Be part of this research project

By simply spending 30 minutes of your time answering these questions about yourself, you can make a contribution to research about ageing and Australian women.

What is AgeHAPPY?

The Healthy Ageing Project Population Youth-senior (AgeHAPPY) is an online heath survey for Australians. The Healthy Ageing Project (HAP) mission is to improve the understanding of health across a lifespan to promote healthy ageing and prevent disease.

This round of the survey commenced in 2020. It started with a pilot study called HAP. Data on self-reported health, lifestyle, mood, and vascular risk factors is being collected from male and female participants aged 18 years and over. AgeHAPPY is a continuation of the Women’s Healthy Ageing Project (WHAP).

WHAP commenced in 1990 as a study examining the health of Australian women from midlife (then aged 45-55 years) before the menopausal transition and into ageing. The study has almost 30 years of data on mood, dietary intake, risky behaviours, physical activity and social connectedness among other factors. WHAP continues to follow up these women, who are now all aged over 70 years. The children of the original participants have now joined the study as of 2021 commencing the WHAP generations study.

AgeHAPPY is a study into the lifelong effects of lifestyle and habits on health and the progression of ageing. Everyone over 18 years of age can participate in the online health questionnaire. This research ultimately contributes to promoting healthy ageing in Australia and to improve the wellbeing of all Australians.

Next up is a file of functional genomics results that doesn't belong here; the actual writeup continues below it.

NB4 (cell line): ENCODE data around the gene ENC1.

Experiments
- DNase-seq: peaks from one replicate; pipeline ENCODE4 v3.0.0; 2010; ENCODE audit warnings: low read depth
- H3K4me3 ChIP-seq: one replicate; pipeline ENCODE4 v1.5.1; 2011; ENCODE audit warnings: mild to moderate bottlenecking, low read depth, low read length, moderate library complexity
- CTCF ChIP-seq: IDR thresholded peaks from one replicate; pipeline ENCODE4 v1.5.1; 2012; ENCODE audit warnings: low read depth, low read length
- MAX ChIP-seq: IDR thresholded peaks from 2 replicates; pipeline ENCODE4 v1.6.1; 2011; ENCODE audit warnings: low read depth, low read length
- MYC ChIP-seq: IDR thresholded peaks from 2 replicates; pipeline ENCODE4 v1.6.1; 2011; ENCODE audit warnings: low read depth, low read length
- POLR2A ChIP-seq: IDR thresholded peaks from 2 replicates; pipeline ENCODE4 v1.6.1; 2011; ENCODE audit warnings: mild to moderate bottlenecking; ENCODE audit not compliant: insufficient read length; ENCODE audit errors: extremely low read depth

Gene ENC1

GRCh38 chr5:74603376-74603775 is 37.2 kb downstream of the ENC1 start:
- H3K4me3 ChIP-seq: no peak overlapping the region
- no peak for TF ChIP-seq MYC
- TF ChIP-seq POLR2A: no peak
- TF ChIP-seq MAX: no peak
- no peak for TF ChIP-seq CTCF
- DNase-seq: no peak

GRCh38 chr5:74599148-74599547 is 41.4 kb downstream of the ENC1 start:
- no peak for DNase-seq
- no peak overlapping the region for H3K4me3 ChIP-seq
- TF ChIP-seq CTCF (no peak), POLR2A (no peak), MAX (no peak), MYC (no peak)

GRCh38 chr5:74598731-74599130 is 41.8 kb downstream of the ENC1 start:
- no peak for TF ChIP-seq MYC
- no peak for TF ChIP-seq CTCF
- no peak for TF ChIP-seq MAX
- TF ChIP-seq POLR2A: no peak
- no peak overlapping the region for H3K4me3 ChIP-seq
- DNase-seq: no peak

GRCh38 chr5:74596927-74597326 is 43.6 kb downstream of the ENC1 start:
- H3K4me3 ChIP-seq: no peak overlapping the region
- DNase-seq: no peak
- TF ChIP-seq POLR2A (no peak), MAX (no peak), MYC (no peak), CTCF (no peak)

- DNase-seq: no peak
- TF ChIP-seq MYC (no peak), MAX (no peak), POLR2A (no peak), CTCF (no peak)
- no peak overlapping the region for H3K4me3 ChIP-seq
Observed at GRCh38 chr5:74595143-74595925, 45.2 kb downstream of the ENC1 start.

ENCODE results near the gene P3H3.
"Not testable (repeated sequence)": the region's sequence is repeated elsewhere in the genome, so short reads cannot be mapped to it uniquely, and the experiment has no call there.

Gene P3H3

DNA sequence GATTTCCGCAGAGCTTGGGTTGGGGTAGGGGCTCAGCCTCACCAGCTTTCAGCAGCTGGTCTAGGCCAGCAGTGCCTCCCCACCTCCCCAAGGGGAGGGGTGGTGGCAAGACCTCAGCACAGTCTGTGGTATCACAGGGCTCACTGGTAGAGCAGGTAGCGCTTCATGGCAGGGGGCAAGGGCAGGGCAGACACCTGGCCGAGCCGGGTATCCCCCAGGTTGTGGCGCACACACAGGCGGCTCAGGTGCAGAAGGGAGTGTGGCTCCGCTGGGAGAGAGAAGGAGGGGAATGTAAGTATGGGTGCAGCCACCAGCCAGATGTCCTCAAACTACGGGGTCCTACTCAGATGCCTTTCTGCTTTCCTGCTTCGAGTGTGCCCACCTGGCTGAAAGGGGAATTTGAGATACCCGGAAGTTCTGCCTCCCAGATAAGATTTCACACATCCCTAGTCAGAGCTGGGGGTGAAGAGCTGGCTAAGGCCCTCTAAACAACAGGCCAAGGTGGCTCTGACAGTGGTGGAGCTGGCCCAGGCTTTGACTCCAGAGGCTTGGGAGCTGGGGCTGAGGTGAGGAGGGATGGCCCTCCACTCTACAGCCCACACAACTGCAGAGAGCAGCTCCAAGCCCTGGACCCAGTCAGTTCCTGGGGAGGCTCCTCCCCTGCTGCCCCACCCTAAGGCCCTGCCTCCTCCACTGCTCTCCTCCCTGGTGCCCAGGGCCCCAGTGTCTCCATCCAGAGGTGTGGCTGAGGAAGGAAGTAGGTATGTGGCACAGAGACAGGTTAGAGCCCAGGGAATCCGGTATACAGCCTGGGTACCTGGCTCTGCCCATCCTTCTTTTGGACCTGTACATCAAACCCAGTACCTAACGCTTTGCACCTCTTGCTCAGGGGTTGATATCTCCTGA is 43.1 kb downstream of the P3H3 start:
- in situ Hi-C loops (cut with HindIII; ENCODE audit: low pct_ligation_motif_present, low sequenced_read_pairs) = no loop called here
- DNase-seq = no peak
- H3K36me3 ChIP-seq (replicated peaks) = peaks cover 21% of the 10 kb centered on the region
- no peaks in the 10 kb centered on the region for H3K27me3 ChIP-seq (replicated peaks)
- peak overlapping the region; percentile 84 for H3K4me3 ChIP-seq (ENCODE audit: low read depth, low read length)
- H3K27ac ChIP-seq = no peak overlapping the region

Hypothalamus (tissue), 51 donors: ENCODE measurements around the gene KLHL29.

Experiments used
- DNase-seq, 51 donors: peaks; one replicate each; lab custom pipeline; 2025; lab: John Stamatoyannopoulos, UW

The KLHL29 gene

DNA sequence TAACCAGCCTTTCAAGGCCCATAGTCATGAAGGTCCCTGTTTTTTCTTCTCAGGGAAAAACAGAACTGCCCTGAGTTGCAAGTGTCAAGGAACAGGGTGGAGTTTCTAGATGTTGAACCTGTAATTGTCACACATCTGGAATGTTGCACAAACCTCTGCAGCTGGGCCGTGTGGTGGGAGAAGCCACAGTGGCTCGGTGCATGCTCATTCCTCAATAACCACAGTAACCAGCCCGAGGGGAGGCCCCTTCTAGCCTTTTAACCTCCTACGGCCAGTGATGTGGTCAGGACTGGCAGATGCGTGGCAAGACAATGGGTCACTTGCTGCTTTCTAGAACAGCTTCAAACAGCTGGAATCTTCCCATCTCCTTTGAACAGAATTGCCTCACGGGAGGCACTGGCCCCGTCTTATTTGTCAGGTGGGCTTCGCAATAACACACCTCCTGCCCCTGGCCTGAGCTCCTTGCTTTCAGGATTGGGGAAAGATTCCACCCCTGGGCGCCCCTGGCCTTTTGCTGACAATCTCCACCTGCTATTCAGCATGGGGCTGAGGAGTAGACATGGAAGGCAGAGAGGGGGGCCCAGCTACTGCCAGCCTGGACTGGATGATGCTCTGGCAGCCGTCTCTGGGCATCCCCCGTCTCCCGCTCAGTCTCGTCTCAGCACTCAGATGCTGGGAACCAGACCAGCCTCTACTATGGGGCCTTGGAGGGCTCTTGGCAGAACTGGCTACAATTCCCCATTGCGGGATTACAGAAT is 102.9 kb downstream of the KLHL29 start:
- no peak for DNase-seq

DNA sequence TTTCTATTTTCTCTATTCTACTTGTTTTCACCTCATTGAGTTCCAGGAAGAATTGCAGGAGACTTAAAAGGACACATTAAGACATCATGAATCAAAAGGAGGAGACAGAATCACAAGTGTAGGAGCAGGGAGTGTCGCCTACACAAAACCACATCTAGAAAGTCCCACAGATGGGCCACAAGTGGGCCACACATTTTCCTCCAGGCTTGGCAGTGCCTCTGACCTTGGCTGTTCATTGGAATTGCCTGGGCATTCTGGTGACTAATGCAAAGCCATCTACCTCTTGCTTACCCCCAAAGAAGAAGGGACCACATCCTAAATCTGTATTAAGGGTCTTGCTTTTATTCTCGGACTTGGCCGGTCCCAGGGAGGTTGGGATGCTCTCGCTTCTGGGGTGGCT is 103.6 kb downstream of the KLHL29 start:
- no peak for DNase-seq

Chronic disease is the largest cause of death and disability in Australian society and throughout the western world. The information collected will enable greater understanding of the impact of social and behavioural factors on health and influence policies toward better prevention and early detection of health issues, including Parkinson’s and Alzheimer’s disease.

Most studies on “ageing” are usually limited to the elderly. HAP defines ageing as a phenomenon that occurs continuously throughout all stages of life – and presents its health challenges at all ages. Many studies show that indicators for chronic disease occur years before onset.

Through this online health survey, HAP can collect valuable demographic, clinical, behavioural and lifestyle data which allows them to analyse the impact of factors on health and ageing at every age.

Get involved in the AgeHAPPY study